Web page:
Thursday, March 10, 2011

you've got to question, and then you have to laugh

I'm writing about a piece of political satire I love, and I've been thinking of what an impact such work has had on shaping my more serious inquiries and values.

Political satire serves a valid purpose: it makes people question. Questions are good. Questions are necessary. The more you learn, the more you need to laugh, but the more you need to question.

While some people are fighting hard, with a lot of money, for the right to turn your surroundings into a true hell hole, I'm beseeching you, here: ask questions. Ask questions about the answers you're given. Think of what someone with a point of view might think, and then, question the motivations behind that difference. You can question a true thing and find it's true, but you'll not for long have the luxury of believing everything you hear.

I believe we often have little sense of how free we used to be, human beings. Please bear with me as I try to articulate this. However shorter our lives were, we have a balance in things: attitudes towards some basic, humane equality in the value of one life and the next have evolved, but ownership of the place you step next has swamped our spirits with civilization.

At the same time, a tide of civility brings differences to wash on our shores, into contact with our conscious minds. Safety, security---they are had in some places more than others. They are precious to those who enjoy them, and they must remain so. We still have more freedoms than most of us realize, of which we should take advantage; there are freedoms we need back, too, sometimes keeping them out of the hands of our would-be protectors.

It is important to find the answers behind the financial and governing bodies; who they are, how they work, and in this, we must keep good humor. It is no wonder many people can't stomach it; I am not sure why so many think they cannot imagine it. If we are going to help each other, we have to understand what we really need, and work together. And there are so many traps awaiting the best of intentions.

All of this falls within the discussion of what we mean by socializing, what we mean by community, and what we mean by something so abstract as the fabric of our society.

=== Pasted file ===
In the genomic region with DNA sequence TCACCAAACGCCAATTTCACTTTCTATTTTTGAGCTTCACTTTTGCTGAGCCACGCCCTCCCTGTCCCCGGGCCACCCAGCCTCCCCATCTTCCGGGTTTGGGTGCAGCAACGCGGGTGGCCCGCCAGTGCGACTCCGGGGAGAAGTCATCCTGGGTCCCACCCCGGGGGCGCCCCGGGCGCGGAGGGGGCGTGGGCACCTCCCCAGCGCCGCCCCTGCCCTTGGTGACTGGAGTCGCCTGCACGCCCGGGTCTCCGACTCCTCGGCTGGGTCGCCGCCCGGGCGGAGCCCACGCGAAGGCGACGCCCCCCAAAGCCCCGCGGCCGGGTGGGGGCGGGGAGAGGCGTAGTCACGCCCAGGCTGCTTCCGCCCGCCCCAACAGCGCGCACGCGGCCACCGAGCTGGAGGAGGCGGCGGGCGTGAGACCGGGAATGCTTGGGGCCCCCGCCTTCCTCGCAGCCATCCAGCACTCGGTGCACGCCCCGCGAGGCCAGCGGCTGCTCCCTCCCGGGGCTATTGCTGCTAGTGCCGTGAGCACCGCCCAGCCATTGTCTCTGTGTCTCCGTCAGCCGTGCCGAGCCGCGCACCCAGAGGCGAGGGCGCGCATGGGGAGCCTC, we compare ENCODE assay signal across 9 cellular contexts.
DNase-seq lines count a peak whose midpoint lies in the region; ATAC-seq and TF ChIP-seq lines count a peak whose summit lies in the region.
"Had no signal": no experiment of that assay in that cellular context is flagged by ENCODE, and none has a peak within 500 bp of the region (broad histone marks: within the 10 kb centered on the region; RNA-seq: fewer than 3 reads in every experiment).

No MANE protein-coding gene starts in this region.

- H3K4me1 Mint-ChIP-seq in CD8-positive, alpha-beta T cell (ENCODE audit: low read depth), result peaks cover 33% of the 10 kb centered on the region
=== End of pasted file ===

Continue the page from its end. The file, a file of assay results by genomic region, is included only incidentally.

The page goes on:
It's always required what kindness and love we can offer, but it's set against a mental background where unethical, unkind people have the most material gain to swallow, as what one honest person can make for a living draws upon a slimmer pool of actual, available wealth one can earn. What passes for thinking for one's self is left to the individual; to have anything but a stupid conversation, or none at all, we need people thinking for themselves. It's that intangible realm of the heart, however, that guides that individual quest.

Criticism of these problems is the work of social satire, and it must be done with an origin in that realm, the heart, the emotions, reaching its zenith from head speaking for a full heart. .

Arguably, there is more of it available than ever; satire bears the face of society's changes and the features of its follies.

I encourage you to enjoy "Get Down, America!" over on

I am very near starting my own social satire and commentary in fiction, so if I'm gone for few days---gone for a spell, as I'd say--- there are really a lot of my own original pieces, and more as yet conceived.

I want to work on "Phenomenal Experience", the Stuckwayze comic, "This Star Fallen!" and D'n'A #2, as well as continue playing music. My analysis of Steve Gerber's got me very interested in writing a new satire, an element in much of my favorite programming.

Further, I've got to grab the time to read some more books. And my drawing needs a lot of practice! So that's my life. That is, my chosen life, instead of turning towards the tidal wave of my problems and screaming as it hits me.

No. Let's surf this.

Be Chill, Cease ill

Gone for a Spell

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